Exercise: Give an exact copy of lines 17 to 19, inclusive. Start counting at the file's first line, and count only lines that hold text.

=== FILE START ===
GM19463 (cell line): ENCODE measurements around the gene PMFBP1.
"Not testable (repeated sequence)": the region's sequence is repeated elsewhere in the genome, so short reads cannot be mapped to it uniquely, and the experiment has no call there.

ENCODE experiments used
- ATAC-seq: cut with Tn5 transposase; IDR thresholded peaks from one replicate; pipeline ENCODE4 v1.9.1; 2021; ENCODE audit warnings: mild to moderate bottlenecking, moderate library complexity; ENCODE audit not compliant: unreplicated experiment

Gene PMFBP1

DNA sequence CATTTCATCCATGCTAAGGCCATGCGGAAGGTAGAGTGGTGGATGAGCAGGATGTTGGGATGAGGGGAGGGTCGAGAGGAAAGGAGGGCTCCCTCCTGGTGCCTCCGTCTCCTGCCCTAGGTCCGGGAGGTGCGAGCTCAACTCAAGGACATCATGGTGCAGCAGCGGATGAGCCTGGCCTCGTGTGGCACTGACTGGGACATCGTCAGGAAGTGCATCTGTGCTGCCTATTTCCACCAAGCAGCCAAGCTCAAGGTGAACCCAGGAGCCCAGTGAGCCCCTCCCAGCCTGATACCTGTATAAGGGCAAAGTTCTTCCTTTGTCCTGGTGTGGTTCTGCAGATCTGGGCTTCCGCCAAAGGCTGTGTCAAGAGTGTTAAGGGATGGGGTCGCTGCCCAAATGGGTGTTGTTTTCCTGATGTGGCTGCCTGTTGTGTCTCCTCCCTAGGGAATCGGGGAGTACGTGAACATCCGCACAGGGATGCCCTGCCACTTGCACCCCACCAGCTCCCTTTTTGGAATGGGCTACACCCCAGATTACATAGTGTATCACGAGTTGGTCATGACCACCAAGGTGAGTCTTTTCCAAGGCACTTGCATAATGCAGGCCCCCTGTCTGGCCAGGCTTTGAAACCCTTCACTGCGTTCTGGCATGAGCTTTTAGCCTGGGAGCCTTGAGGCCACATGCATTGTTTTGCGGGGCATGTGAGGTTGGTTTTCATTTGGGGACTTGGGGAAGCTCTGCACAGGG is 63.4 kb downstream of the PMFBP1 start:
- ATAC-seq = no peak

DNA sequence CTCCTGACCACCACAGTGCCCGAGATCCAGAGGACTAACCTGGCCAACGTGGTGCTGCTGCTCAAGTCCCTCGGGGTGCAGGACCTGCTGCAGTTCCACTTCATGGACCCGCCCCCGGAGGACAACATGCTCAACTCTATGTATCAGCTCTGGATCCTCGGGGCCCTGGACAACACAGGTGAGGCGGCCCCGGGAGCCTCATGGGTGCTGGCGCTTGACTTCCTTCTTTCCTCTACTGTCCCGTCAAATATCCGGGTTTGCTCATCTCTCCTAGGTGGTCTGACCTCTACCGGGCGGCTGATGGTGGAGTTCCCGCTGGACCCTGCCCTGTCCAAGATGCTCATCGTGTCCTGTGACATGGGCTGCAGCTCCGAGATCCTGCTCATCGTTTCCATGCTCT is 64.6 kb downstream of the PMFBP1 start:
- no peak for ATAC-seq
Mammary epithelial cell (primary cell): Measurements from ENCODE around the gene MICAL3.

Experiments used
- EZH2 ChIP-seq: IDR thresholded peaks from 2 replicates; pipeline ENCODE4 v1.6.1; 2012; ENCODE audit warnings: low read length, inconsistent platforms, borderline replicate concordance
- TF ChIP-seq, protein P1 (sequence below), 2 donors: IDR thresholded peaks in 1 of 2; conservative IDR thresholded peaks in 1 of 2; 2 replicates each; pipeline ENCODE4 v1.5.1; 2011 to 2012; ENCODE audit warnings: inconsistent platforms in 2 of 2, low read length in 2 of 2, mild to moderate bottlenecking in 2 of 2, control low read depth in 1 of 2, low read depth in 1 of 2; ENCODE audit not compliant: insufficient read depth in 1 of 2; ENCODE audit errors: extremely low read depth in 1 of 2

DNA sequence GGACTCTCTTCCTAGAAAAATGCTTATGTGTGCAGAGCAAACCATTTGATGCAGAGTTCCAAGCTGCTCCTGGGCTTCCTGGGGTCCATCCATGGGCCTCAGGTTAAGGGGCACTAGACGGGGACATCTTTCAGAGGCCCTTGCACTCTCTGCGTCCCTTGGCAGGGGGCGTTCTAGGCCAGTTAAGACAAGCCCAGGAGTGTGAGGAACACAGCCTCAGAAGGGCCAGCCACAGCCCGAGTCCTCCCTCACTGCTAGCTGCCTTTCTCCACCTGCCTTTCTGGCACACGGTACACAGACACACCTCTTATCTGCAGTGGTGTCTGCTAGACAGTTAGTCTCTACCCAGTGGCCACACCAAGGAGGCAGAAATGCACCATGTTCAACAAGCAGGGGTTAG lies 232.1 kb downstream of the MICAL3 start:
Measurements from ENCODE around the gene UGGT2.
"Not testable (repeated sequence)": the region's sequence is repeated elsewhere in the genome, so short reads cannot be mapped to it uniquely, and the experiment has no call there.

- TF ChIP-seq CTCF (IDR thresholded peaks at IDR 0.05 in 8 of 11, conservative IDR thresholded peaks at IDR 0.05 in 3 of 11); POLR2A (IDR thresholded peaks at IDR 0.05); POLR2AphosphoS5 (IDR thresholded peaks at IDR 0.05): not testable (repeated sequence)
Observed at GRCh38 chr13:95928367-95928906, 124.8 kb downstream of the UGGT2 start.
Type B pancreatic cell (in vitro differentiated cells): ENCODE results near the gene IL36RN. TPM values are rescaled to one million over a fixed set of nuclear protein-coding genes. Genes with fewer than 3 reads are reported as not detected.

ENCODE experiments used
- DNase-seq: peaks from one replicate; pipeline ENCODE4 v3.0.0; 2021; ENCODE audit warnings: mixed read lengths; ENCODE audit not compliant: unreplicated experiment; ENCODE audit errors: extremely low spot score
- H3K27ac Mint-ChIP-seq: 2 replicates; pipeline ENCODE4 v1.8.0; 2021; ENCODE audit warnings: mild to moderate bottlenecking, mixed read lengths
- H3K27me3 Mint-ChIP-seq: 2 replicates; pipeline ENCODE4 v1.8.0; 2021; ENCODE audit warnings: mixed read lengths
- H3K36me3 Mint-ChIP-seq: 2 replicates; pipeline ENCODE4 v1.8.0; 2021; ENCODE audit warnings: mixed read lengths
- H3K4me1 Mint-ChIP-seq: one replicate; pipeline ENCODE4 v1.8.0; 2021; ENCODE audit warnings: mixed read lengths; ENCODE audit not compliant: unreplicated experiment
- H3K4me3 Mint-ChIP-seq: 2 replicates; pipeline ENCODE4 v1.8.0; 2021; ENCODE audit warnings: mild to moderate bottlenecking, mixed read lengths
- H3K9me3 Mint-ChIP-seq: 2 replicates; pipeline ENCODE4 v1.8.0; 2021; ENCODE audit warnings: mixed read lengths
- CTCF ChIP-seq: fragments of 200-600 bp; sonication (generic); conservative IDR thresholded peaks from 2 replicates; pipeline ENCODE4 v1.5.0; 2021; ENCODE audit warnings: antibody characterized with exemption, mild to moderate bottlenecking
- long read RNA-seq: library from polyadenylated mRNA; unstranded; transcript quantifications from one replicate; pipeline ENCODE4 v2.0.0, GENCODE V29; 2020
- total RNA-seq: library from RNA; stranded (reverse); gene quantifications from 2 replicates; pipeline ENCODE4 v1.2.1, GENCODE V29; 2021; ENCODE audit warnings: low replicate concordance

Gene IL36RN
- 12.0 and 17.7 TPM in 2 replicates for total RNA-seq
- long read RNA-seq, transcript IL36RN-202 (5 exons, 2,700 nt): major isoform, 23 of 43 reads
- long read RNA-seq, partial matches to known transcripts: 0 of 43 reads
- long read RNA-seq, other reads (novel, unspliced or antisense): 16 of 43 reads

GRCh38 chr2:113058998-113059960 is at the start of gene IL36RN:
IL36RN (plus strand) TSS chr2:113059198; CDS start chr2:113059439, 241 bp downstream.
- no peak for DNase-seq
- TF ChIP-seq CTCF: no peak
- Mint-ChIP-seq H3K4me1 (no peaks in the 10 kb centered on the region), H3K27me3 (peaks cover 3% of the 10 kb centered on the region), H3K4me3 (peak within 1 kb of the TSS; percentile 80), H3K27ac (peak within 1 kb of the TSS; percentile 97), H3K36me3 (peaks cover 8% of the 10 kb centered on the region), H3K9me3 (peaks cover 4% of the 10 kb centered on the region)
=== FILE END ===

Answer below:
- TF ChIP-seq CTCF (IDR thresholded peaks at IDR 0.05 in 8 of 11, conservative IDR thresholded peaks at IDR 0.05 in 3 of 11); POLR2A (IDR thresholded peaks at IDR 0.05); POLR2AphosphoS5 (IDR thresholded peaks at IDR 0.05): not testable (repeated sequence)
Observed at GRCh38 chr13:95928367-95928906, 124.8 kb downstream of the UGGT2 start.
Type B pancreatic cell (in vitro differentiated cells): ENCODE results near the gene IL36RN. TPM values are rescaled to one million over a fixed set of nuclear protein-coding genes. Genes with fewer than 3 reads are reported as not detected.